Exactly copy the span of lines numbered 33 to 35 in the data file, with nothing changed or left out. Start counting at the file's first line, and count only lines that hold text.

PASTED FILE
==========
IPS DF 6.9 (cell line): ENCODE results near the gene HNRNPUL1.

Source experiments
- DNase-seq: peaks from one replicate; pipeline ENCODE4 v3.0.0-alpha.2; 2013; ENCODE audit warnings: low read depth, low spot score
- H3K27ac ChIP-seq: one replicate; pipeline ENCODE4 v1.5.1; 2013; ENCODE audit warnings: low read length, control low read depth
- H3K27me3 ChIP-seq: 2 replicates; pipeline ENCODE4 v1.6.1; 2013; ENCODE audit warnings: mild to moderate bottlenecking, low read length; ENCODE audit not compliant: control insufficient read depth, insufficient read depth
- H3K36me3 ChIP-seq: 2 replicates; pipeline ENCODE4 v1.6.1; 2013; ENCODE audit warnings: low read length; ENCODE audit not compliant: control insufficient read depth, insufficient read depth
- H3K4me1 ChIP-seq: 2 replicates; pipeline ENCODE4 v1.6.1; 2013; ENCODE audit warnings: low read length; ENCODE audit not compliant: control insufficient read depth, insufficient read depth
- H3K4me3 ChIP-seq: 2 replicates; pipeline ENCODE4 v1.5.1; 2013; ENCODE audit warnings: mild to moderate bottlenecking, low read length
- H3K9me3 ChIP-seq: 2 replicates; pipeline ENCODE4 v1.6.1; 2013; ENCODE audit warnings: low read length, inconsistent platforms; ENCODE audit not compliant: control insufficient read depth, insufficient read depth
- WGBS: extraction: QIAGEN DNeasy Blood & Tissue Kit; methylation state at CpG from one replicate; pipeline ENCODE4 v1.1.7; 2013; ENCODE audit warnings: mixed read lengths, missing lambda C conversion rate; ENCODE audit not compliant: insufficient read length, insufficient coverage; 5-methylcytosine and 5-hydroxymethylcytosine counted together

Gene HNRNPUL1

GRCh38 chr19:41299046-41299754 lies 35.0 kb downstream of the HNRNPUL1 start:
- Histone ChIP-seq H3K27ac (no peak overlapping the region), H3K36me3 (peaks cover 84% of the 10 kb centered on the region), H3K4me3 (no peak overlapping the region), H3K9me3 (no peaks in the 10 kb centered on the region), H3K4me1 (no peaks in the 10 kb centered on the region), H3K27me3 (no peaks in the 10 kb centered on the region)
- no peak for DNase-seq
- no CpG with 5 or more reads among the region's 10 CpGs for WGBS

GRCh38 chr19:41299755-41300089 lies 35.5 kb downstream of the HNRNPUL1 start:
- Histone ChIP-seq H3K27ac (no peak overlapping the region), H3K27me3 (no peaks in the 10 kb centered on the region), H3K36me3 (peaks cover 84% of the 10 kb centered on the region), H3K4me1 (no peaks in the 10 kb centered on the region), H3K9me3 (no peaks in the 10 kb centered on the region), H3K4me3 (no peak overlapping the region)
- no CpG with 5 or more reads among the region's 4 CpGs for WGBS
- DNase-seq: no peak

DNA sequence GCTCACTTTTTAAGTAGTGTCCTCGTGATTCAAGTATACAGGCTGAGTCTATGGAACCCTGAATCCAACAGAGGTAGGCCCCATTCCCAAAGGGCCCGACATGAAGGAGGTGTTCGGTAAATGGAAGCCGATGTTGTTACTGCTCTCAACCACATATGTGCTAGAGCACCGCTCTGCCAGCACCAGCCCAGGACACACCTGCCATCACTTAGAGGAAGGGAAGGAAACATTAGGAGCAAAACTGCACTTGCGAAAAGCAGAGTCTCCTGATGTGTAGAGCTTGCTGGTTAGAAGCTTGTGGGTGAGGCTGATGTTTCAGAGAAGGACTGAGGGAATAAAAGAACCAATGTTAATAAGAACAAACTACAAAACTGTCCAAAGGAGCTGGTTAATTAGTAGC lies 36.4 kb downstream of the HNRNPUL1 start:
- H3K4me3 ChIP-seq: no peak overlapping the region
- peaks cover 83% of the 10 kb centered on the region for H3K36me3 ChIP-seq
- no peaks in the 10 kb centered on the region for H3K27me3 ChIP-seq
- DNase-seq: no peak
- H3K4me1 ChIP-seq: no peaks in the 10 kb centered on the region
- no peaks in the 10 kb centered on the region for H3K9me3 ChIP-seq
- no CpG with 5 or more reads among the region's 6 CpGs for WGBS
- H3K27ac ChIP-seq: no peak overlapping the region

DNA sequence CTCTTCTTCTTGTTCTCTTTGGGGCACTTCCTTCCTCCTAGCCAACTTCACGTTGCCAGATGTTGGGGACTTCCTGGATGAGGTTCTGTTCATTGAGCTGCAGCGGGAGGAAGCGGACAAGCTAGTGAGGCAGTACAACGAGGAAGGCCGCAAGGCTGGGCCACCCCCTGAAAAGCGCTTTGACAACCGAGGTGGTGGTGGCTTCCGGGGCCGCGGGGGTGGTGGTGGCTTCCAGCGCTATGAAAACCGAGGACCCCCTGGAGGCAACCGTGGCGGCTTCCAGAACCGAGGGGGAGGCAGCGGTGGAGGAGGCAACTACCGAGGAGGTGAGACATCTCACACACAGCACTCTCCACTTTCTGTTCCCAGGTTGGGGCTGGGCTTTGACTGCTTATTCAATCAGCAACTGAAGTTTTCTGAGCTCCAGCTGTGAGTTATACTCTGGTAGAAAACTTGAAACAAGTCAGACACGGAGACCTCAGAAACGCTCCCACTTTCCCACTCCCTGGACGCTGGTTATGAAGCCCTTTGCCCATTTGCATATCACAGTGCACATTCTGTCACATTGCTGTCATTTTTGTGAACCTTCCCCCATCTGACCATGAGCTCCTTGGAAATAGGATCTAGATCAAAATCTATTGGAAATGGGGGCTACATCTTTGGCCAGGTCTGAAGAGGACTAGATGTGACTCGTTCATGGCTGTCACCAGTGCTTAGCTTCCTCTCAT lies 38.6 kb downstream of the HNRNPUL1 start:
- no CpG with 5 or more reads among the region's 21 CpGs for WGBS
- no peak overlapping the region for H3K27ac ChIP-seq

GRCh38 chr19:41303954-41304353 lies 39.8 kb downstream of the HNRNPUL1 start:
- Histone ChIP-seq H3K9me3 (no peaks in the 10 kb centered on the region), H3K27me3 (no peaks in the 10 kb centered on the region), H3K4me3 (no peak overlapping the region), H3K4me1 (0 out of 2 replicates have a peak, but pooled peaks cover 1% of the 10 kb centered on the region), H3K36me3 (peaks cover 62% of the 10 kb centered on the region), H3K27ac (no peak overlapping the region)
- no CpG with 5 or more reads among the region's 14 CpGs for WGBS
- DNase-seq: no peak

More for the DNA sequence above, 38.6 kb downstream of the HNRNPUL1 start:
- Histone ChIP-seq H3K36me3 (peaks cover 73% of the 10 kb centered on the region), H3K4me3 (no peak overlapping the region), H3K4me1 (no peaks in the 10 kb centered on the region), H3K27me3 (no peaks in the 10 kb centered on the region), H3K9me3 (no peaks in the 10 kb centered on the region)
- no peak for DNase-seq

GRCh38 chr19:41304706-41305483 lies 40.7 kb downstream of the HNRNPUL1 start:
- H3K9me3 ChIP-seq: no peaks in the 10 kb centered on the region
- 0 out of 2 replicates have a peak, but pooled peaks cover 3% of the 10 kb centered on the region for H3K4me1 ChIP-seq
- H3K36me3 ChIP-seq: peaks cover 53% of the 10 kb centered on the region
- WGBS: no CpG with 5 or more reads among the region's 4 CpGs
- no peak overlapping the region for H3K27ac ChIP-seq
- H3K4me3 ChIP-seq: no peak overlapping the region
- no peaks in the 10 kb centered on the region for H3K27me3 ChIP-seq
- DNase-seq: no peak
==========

- Histone ChIP-seq H3K9me3 (no peaks in the 10 kb centered on the region), H3K27me3 (no peaks in the 10 kb centered on the region), H3K4me3 (no peak overlapping the region), H3K4me1 (0 out of 2 replicates have a peak, but pooled peaks cover 1% of the 10 kb centered on the region), H3K36me3 (peaks cover 62% of the 10 kb centered on the region), H3K27ac (no peak overlapping the region)
- no CpG with 5 or more reads among the region's 14 CpGs for WGBS
- DNase-seq: no peak